The Residential Energy Efficiency Property Credit
In February 2018, the 30% geothermal federal tax credit was reinstated through 2019 and can be retroactively applied to installations “placed in service” on January 1, 2017 or later. Property is usually considered to be placed in service when installation is complete and equipment is ready for use. However, if the system is part of the construction or renovation of a house, it’s considered placed in service when the taxpayer takes residence in the house. To save the most on your installation, you’ll want to act quickly—this credit is set to decrease each year through 2021 with the amount dropping to 26% in 2020 and 22% in 2021. A credit of 10% of the total investment is also available (no maximum) for a commercial system installation.
To qualify, the systems must meet or exceed ENERGY STAR® requirements and be installed after December 31, 2021. Check if your unit qualifies with our compliance certificate. Geothermal equipment that uses the stored solar energy from the ground for heating and cooling and that meets ENERGY STAR requirements at the time of installation is eligible for the tax credit. Covered expenditures include labor for onsite preparation, assembly, or original system installation and for piping or wiring to connect a system to the home. The structure must be located in the United States and used as a residence by the taxpayer, although primary residency isn’t required. In fact, if geothermal is installed in more than one home, there’s no limitation on the number of times the credit can be claimed.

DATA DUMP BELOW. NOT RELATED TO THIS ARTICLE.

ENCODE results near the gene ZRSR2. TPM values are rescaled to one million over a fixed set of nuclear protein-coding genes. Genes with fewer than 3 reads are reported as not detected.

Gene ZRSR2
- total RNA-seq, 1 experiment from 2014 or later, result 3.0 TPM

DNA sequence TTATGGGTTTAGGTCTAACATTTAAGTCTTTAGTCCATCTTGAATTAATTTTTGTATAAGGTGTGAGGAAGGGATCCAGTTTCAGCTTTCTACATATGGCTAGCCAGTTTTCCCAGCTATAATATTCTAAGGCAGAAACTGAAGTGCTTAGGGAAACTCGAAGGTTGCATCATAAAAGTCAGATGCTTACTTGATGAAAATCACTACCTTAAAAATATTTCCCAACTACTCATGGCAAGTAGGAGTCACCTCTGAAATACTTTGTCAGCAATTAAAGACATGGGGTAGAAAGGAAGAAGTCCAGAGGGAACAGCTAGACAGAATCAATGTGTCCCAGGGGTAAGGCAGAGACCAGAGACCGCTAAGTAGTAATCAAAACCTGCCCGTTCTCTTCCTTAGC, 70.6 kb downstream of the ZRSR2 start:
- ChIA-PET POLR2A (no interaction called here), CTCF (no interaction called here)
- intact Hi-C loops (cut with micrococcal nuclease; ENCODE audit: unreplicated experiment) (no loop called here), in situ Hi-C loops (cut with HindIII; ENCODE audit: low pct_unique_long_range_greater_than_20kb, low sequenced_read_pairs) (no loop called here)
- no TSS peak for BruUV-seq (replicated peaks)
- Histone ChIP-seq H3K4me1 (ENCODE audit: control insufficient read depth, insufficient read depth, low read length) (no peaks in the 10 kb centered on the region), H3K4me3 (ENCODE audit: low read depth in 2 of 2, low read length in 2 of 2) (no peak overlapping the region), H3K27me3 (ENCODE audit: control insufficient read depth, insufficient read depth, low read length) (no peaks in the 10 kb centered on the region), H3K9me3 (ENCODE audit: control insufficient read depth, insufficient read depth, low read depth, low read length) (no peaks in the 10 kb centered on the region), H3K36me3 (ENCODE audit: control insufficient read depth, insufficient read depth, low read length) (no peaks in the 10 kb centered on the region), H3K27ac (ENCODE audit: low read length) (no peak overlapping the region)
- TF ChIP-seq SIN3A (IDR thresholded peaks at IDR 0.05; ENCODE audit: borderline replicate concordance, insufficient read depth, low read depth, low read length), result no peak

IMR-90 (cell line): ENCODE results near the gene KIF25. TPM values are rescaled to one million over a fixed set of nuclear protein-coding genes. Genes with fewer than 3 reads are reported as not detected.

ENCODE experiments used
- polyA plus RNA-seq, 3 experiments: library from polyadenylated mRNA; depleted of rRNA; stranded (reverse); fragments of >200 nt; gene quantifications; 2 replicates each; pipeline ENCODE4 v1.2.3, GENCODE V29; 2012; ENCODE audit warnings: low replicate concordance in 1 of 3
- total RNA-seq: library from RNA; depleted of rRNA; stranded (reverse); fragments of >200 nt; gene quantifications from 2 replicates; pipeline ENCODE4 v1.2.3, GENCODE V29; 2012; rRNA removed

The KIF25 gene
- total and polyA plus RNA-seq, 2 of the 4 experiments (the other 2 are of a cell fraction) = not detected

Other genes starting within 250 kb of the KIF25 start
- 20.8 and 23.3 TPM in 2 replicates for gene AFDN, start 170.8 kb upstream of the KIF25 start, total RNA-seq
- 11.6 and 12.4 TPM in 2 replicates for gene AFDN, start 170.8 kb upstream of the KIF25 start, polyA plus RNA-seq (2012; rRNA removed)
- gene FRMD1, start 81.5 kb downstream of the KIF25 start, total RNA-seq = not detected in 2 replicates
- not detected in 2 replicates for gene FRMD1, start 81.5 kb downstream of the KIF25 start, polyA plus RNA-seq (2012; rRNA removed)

What's NOT Eligible
The credit can’t be claimed for spending on equipment used solely for hot tub or pool conditioning, nor on previously used equipment. Rental home installations also cannot be claimed. As of November, 2013, electric strip heat and ductwork distribution systems are no longer included in the 30% calculation.
How to claim the credit
Use IRS Form 5695 to claim the Residential Energy Efficiency Property Credit. For property placed in service after 2009 there’s no limit on the credit amount. The tax credit can be used to o set both regular income taxes and alternative minimum taxes (AMT). If the federal tax credit exceeds tax liability, the excess amount may be carried forward into future years. Spending on geothermal heat pump property adds to your home’s cost basis but also must be reduced by the amount of the tax credit received.